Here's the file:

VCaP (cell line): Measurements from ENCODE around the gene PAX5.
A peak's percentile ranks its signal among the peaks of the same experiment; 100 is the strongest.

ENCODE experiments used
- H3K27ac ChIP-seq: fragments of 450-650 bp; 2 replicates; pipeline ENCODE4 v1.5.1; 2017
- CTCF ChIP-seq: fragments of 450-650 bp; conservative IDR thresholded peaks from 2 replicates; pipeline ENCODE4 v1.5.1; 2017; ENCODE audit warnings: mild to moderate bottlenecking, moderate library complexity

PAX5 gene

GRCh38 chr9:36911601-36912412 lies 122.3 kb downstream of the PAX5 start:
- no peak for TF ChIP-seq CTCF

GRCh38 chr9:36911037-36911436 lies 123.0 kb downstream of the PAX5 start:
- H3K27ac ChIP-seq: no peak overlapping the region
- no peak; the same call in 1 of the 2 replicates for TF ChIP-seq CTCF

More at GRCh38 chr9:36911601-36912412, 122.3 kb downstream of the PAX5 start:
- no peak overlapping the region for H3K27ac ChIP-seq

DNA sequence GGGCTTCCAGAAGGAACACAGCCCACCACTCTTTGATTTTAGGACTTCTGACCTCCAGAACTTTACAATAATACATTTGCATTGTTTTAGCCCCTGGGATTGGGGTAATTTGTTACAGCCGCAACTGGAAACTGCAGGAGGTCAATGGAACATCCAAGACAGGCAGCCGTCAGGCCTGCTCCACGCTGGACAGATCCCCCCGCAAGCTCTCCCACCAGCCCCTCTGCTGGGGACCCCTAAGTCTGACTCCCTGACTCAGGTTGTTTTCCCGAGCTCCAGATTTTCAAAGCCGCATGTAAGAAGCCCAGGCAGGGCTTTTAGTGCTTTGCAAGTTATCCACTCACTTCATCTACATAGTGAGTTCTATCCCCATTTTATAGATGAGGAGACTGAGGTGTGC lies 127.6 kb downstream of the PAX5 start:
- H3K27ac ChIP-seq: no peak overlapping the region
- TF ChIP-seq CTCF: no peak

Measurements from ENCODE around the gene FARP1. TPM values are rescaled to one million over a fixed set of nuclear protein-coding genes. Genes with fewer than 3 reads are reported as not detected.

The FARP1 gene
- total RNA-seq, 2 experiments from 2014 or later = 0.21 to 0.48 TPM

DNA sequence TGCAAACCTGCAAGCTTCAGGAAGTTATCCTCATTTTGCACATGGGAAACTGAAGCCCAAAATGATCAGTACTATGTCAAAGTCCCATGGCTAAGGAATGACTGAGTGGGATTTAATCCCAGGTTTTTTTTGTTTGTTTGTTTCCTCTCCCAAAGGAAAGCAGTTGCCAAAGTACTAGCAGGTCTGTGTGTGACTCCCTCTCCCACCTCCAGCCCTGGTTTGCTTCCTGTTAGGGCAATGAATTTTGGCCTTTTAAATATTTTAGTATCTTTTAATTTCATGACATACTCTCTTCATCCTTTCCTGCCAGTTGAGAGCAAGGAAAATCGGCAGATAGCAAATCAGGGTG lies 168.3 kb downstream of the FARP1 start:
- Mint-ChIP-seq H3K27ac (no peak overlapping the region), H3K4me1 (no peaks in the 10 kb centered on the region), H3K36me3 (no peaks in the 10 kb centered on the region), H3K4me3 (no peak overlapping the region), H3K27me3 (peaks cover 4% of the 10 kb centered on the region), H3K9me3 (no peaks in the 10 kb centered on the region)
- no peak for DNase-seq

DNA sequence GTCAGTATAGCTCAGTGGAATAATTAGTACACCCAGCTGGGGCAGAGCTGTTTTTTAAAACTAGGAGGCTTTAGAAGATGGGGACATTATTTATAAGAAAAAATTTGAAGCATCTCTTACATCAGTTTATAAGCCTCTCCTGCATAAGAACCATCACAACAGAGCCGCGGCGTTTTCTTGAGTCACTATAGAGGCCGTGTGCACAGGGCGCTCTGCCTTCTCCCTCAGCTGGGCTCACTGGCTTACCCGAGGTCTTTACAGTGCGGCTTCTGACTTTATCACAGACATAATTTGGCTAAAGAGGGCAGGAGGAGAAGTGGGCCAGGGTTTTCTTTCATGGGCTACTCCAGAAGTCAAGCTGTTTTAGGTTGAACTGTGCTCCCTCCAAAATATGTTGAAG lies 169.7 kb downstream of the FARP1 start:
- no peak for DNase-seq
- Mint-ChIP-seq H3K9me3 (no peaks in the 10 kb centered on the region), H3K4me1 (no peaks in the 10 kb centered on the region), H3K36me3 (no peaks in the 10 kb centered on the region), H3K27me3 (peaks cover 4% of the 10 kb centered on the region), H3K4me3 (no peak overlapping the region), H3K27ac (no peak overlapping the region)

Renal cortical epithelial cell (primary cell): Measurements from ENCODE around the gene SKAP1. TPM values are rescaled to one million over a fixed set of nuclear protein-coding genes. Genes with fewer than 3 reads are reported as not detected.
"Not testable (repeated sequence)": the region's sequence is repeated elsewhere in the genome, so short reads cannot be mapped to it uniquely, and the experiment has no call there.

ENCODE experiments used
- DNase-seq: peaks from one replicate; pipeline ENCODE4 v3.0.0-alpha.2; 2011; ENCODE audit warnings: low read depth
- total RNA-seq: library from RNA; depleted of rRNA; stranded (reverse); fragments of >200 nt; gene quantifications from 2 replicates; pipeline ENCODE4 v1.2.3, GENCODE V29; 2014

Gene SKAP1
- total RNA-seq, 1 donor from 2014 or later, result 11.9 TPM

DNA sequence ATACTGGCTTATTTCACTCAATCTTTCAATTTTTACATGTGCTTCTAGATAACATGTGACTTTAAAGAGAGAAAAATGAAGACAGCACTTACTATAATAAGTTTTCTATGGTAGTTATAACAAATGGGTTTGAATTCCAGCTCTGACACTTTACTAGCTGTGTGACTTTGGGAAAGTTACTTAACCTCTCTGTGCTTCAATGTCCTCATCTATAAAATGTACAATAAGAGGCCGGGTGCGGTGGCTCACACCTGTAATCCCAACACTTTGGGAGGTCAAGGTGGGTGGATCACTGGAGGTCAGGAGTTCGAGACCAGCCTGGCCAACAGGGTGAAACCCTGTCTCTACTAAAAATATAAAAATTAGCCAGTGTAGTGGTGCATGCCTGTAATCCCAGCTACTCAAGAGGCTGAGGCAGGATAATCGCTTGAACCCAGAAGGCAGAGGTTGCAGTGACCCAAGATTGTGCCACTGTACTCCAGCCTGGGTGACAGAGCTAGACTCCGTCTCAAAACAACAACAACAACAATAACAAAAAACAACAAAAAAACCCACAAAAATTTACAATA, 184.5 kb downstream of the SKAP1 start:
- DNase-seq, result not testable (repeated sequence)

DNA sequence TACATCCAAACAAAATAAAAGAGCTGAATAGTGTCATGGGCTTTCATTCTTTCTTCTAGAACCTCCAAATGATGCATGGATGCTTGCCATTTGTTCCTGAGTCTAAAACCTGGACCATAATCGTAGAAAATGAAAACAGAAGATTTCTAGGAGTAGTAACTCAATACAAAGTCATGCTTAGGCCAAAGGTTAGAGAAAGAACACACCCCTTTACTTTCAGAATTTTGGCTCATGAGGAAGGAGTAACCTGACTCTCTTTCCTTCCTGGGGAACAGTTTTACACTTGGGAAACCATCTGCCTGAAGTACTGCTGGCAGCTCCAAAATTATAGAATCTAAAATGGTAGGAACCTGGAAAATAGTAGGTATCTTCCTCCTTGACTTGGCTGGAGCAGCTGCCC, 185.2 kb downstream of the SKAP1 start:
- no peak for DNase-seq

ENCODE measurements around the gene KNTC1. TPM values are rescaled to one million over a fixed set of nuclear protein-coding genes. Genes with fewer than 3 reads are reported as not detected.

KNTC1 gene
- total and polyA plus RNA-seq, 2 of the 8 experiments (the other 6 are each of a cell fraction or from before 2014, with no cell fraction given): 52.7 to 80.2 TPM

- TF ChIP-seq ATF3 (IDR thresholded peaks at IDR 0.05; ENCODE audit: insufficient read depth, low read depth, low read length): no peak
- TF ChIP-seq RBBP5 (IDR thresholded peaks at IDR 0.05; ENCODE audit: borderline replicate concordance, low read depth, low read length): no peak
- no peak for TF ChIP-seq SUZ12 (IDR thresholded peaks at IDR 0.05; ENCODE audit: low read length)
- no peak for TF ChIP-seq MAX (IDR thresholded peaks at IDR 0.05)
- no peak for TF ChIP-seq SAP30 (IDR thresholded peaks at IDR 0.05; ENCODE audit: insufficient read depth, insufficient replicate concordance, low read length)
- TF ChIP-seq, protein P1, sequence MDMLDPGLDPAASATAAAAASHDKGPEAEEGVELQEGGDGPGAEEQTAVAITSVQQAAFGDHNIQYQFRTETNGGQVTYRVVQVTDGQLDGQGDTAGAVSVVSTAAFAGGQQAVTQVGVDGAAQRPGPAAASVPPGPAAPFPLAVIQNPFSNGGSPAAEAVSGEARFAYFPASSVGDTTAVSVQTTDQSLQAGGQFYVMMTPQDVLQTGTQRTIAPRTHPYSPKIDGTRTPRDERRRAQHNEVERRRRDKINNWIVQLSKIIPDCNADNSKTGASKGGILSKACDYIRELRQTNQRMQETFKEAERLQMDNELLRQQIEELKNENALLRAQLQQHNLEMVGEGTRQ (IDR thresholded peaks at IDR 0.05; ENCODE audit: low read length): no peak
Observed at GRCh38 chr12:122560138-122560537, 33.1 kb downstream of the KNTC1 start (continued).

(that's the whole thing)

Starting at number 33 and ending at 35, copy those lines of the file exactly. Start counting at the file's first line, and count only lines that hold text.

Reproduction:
DNA sequence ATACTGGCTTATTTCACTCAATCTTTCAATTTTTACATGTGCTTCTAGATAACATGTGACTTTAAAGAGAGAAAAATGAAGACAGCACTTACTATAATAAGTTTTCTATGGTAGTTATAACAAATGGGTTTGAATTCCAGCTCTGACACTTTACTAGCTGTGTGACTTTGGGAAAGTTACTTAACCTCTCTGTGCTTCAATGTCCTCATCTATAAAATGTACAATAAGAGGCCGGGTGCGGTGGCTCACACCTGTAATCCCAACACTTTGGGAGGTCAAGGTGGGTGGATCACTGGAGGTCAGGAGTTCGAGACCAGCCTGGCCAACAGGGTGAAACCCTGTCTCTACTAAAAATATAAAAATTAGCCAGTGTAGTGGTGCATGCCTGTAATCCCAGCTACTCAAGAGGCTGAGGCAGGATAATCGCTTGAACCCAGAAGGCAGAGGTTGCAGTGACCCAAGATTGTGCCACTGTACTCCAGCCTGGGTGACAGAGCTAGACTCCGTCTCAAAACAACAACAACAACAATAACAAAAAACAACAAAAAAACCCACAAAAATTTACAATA, 184.5 kb downstream of the SKAP1 start:
- DNase-seq, result not testable (repeated sequence)

DNA sequence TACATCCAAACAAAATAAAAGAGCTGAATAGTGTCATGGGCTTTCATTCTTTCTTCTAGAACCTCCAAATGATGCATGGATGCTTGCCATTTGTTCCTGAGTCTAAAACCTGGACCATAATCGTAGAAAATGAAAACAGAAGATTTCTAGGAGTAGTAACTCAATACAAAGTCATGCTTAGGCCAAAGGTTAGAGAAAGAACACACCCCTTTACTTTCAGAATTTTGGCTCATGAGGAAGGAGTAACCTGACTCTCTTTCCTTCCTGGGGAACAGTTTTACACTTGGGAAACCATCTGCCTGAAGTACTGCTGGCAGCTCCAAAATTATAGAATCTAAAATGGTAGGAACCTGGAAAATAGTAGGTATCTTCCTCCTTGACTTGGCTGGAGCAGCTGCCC, 185.2 kb downstream of the SKAP1 start: